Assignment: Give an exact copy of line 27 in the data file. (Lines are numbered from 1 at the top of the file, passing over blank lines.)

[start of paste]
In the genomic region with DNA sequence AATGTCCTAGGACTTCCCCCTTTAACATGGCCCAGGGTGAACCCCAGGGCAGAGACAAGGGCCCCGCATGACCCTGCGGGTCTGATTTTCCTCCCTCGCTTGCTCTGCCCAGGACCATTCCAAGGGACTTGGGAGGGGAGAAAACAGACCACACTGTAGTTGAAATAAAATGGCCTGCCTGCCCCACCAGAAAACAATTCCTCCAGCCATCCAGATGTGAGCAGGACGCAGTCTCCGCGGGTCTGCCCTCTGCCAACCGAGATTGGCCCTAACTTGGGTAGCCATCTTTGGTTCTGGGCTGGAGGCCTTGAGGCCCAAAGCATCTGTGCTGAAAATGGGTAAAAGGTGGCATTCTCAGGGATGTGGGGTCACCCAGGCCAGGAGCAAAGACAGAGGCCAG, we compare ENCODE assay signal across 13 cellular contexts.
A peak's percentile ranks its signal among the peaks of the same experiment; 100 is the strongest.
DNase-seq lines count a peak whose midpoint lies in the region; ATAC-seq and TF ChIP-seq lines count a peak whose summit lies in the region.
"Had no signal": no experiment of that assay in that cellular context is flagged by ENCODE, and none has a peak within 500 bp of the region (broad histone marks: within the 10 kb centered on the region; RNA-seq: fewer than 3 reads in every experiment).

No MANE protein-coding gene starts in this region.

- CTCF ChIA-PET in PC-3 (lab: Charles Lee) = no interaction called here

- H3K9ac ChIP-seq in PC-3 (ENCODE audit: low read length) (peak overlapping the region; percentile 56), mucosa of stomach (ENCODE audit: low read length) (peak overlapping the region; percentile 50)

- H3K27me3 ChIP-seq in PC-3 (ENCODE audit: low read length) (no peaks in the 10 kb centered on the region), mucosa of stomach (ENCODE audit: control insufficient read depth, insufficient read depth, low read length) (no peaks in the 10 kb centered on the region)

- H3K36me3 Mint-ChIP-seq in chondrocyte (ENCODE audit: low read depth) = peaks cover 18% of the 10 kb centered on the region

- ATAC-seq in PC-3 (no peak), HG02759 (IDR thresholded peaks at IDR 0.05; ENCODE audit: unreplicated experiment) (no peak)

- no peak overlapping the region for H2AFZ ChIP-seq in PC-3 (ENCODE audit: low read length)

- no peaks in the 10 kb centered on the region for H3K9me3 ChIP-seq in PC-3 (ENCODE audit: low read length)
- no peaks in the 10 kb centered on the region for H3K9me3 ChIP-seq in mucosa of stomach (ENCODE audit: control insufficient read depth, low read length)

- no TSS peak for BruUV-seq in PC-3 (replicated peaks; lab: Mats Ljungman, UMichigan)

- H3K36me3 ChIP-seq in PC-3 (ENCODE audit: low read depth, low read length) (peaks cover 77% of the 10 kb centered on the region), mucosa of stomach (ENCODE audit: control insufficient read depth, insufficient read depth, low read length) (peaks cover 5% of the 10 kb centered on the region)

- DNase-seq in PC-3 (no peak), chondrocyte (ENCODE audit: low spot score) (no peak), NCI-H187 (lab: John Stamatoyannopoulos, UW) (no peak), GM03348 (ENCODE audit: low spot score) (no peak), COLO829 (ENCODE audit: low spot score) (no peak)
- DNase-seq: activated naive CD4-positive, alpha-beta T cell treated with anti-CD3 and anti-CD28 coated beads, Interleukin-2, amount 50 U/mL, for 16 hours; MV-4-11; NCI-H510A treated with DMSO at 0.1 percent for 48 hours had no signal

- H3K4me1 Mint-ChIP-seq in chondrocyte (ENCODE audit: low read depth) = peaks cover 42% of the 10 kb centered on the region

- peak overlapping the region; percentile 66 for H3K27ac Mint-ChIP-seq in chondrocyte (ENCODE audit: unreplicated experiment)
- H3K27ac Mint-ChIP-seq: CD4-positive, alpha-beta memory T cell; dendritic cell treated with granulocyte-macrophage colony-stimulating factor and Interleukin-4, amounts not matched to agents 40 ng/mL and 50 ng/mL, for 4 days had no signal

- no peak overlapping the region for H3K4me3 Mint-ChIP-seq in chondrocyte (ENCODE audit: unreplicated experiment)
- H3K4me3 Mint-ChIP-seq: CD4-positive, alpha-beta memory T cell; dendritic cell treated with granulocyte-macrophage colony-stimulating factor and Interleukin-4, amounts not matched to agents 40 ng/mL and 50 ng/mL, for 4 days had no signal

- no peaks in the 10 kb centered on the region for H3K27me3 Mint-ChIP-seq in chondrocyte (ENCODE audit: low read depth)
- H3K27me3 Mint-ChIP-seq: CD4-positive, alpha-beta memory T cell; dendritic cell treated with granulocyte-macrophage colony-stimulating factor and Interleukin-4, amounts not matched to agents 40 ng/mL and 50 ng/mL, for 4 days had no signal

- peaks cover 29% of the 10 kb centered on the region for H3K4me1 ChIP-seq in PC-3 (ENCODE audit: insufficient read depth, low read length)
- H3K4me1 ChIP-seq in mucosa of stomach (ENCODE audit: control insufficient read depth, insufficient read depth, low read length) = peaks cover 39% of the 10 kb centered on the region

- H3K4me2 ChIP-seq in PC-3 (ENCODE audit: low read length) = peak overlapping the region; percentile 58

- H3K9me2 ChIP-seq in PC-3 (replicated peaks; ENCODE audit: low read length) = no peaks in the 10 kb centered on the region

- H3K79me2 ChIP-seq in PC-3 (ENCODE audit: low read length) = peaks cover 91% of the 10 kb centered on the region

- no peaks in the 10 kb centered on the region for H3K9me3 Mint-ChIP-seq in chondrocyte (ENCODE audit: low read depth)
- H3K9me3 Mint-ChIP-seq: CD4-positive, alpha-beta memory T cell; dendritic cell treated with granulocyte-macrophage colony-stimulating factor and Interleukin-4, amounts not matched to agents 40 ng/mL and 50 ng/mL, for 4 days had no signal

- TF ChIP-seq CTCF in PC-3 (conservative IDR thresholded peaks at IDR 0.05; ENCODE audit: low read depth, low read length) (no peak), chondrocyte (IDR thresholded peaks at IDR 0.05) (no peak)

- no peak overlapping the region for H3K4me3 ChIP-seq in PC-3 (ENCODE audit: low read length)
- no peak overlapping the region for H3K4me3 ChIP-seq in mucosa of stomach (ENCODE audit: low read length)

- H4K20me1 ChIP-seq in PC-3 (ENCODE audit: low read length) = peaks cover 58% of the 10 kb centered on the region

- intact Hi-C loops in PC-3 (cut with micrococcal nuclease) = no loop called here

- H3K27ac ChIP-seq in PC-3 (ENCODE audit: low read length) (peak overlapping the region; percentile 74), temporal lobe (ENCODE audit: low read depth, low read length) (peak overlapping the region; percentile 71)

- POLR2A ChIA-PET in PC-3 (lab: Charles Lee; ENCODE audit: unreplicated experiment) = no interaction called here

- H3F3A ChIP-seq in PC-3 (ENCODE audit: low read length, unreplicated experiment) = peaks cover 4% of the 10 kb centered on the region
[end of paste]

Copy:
- H3K4me2 ChIP-seq in PC-3 (ENCODE audit: low read length) = peak overlapping the region; percentile 58